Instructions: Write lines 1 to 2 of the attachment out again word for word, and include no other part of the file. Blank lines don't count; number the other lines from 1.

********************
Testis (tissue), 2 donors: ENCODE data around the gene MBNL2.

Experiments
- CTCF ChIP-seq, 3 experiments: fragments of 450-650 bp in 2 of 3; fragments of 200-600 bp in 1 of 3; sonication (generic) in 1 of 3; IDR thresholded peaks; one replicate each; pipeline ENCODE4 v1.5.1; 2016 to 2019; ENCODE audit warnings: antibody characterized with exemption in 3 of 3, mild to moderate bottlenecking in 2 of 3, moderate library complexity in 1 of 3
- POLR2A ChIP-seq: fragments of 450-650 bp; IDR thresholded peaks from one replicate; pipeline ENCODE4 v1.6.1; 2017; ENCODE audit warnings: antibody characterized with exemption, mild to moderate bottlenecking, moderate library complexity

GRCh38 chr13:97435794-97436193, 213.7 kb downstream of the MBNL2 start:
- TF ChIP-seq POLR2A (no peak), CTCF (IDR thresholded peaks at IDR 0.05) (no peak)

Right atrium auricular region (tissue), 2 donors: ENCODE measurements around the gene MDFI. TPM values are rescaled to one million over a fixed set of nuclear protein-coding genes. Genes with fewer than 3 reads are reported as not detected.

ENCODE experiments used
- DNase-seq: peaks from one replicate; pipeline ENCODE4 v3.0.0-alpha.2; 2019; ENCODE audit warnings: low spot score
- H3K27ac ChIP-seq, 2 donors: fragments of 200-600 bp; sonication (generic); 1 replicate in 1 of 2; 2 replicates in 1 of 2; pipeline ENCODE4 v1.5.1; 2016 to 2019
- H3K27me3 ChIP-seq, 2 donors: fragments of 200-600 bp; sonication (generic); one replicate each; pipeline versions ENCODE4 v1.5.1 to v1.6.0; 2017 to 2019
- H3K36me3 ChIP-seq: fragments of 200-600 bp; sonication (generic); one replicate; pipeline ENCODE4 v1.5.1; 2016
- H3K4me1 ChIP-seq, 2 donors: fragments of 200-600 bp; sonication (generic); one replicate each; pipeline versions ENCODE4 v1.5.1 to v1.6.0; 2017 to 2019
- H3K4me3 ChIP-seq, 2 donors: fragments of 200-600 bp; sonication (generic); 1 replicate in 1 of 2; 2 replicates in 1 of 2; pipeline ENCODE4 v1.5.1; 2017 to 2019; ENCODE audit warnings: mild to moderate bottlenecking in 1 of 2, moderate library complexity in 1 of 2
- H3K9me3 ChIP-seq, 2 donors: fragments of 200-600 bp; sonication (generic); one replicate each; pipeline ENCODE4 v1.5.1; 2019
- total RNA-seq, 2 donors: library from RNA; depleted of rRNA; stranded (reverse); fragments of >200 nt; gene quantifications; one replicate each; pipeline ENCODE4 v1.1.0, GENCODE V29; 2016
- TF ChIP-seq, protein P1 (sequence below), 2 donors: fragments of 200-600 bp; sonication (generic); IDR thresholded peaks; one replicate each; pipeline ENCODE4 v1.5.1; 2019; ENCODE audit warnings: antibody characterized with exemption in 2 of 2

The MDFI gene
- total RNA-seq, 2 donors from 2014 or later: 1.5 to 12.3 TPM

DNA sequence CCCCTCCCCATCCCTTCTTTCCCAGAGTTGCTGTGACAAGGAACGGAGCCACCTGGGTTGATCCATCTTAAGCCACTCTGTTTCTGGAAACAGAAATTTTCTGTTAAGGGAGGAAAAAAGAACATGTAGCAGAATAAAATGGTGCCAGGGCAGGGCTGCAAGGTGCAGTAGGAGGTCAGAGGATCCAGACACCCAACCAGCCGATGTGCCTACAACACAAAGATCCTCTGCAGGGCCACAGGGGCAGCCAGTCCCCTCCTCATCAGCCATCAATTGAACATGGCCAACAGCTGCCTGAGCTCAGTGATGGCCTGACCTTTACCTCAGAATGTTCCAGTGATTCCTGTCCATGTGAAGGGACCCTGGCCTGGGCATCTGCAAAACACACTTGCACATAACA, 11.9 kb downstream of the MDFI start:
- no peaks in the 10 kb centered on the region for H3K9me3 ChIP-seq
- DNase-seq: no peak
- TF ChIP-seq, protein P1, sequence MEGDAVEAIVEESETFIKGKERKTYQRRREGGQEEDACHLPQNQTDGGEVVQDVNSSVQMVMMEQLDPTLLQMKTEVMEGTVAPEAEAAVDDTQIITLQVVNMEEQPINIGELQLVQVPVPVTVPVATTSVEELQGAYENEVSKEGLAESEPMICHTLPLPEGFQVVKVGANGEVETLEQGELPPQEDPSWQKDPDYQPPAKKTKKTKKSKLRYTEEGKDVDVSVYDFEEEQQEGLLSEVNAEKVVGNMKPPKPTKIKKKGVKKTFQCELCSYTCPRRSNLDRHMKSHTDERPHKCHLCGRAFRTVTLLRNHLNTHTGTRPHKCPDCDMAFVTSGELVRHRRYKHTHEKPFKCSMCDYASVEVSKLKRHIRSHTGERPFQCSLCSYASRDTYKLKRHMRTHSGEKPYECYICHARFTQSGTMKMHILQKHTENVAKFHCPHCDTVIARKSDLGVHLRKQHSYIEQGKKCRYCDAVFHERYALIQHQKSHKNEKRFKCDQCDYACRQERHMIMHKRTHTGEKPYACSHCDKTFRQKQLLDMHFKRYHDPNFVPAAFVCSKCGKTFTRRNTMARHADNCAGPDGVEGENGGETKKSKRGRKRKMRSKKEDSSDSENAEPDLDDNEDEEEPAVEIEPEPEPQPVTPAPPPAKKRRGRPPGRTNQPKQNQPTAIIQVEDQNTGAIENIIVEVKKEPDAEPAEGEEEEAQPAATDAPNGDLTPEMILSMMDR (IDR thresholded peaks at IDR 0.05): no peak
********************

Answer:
Testis (tissue), 2 donors: ENCODE data around the gene MBNL2.

Experiments